Dear Barbara: I went to a Russian restaurant in the city last night. We ordered borscht as a starter. I was completely shocked that it was served hot and on the sweet side! I’ve always had it served cold with a dollop of sour cream on top.
Also the dumplings were stuffed with ground lamb, onions and a bit of cumin. Did cumin originate in Russia? — Kerri from Lockeford
Dear Kerri: Everyone who makes borscht has their own recipe. It could have meat stock, any kind of vegetables and may be served hot or cold, topped with a bit of sour cream. It is made with fresh beef, but may contain more vegetables or different types of spices.
Cumin is originally from Russia and Poland. Its use quickly spread to Arabia and Mediterranean countries. We associate cumin with Mexican food; however, it is well used in most all countries around the world.
Dear Barbara: I was making a wonderful pasta dish that had crab and roughly cut scallops in a white wine sauce. I tried to be careful when I put the crab in so that I didn’t bread it up too much. When I was done, it looked like a big, beige plate of garbage. What could I have done to make the dish more interesting? — Holly from Lodi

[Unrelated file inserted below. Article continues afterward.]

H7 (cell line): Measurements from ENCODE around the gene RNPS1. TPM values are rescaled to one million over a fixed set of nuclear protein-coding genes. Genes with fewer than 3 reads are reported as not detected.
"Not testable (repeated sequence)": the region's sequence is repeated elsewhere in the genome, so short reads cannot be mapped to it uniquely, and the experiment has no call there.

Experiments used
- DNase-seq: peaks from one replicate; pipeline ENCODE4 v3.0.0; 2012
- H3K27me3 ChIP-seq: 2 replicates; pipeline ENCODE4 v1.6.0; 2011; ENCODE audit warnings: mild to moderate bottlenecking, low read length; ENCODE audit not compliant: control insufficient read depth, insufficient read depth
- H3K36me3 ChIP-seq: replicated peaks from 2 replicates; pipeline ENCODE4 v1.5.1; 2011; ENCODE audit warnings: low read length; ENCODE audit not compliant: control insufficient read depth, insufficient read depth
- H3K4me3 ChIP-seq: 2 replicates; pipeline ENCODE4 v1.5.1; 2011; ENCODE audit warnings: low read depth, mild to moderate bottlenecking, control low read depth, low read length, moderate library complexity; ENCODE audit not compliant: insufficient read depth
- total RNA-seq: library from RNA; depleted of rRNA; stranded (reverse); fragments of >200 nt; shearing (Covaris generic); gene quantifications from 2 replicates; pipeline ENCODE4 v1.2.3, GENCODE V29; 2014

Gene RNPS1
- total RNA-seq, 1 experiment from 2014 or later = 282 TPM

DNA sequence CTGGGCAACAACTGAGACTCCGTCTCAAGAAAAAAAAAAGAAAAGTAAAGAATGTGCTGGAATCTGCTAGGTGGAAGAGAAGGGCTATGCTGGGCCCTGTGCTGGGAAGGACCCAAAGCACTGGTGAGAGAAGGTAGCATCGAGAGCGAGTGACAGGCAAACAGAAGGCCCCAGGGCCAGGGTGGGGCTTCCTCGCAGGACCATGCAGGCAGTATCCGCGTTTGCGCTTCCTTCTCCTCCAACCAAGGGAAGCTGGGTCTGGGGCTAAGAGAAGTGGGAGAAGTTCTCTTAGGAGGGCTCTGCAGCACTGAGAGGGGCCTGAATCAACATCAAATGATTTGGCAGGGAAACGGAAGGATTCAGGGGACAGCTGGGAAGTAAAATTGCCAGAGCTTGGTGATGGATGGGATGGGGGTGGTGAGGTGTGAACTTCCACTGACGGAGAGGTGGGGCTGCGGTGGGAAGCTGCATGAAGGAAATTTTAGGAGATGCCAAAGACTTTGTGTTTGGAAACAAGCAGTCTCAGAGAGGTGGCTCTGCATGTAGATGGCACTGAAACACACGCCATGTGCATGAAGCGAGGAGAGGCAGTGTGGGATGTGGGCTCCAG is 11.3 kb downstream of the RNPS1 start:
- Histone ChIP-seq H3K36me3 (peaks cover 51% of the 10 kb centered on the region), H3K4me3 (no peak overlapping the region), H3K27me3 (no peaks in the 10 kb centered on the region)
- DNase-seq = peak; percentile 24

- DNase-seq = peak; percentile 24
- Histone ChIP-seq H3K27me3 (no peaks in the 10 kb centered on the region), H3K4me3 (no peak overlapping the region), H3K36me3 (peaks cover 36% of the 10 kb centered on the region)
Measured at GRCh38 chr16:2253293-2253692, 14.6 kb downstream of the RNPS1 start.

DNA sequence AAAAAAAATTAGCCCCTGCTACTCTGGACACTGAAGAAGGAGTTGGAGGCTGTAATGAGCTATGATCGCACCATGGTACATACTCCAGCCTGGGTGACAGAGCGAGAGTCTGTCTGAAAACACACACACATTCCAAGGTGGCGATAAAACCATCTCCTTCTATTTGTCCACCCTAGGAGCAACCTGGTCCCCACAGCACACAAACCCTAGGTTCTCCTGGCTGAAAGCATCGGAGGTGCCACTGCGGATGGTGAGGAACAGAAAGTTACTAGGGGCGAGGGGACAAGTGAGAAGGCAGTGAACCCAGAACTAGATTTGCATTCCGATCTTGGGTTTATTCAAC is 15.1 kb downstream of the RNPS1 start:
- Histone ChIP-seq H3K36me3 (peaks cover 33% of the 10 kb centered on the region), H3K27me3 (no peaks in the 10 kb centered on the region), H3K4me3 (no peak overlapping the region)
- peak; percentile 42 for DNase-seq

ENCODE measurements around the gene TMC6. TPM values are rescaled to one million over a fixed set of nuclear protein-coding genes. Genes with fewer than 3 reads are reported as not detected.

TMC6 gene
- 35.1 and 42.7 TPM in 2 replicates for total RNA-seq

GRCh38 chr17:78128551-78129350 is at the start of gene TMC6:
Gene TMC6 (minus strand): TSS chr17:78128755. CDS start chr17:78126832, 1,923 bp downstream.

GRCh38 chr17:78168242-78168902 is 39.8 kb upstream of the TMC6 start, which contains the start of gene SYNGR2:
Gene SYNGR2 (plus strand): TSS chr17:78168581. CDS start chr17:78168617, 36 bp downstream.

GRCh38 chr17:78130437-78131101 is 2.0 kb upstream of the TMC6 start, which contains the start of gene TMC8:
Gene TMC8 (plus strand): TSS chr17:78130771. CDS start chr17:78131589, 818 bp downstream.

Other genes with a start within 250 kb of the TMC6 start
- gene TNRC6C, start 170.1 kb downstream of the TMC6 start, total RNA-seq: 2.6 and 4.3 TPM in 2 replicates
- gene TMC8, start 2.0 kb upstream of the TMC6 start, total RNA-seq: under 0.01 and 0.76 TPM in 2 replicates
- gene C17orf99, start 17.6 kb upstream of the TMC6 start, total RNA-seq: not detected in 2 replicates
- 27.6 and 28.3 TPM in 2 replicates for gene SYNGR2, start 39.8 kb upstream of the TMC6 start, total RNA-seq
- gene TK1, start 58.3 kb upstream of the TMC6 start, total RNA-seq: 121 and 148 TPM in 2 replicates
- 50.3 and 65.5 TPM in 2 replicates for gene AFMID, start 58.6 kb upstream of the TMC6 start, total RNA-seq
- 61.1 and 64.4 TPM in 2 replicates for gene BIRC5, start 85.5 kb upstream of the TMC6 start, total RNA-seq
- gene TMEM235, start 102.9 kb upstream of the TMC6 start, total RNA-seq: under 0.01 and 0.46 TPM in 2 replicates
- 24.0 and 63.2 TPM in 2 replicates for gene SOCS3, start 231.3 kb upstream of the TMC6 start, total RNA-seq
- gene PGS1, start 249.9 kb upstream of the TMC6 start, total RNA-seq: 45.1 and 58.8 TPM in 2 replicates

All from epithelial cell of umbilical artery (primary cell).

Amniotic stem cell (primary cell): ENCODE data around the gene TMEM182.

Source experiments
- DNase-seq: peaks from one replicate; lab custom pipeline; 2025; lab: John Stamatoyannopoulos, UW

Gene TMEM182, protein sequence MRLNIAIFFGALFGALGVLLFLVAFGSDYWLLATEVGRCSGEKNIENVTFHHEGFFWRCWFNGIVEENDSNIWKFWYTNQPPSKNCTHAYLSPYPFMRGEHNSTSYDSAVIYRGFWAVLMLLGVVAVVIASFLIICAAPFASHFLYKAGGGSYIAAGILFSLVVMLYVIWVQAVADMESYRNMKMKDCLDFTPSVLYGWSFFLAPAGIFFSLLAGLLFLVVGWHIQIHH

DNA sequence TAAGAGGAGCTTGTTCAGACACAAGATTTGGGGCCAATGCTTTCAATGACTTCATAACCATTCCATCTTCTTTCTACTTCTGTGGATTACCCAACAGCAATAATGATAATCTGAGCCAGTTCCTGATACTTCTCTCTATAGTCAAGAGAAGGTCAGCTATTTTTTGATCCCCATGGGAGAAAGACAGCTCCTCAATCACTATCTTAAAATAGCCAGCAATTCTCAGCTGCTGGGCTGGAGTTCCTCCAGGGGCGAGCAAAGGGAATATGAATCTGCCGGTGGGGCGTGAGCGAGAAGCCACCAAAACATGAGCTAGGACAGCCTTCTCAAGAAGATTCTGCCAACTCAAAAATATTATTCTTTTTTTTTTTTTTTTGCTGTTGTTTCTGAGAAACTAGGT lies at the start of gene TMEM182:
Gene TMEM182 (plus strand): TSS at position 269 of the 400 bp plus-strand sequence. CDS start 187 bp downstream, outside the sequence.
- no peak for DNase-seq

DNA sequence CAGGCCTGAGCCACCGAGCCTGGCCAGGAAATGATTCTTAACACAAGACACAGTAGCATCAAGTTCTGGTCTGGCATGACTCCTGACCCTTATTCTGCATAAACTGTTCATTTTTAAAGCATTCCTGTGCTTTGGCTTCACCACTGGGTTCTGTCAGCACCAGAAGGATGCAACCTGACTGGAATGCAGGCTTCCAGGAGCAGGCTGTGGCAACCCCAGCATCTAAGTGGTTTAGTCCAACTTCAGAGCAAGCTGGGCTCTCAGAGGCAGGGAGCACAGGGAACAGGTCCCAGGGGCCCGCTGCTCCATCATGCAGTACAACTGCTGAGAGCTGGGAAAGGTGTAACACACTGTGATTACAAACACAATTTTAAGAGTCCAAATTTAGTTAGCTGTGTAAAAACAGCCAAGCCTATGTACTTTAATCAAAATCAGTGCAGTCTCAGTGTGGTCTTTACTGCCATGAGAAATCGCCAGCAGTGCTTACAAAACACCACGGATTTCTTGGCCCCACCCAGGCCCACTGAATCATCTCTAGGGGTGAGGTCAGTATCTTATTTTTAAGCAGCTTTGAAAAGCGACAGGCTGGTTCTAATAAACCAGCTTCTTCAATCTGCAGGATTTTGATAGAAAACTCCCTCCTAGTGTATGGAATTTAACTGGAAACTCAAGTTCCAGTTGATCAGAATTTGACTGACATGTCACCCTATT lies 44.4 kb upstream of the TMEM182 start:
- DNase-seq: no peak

Dear Holly: I’m sure you have heard the saying that we eat with our eyes first. Your dish needs color. You could serve it with oven roasted cherry tomatoes and fresh basil and it would add a little ‘spark’ to it.
As far as the crab problem goes, I would suggest that you put half of the crab and cooked scallops in the dish and save the remainder. Just before you serve the pasta, sprinkle the remaining seafood over the top and use a little fresh parsley or more basil or any herb that you like. Toasted pine nuts would be good as well.
Dear Barbara: I have a problem with rice. No matter what I do, it comes out gummy. You couldn’t even make sushi with it because you would never get it off your fingers. Where am I going wrong? — Tanya from Lodi
Dear Tanya: I would almost have to watch you make it to know for sure, but it sounds like you may have overcooked the rice. A few other tips would be to rinse the rice before you cook it, to take any extra starch away, or to use a little less water. Do you measure your water and your rice?
Let me know if any of these tips will work for you.
Barbara Spitzer is a Lodi home cook who also develops recipes for specific consumer products. Do you have a cooking question? Send it to Barbara Spitzer at firstname.lastname@example.org. Please include your first name and city.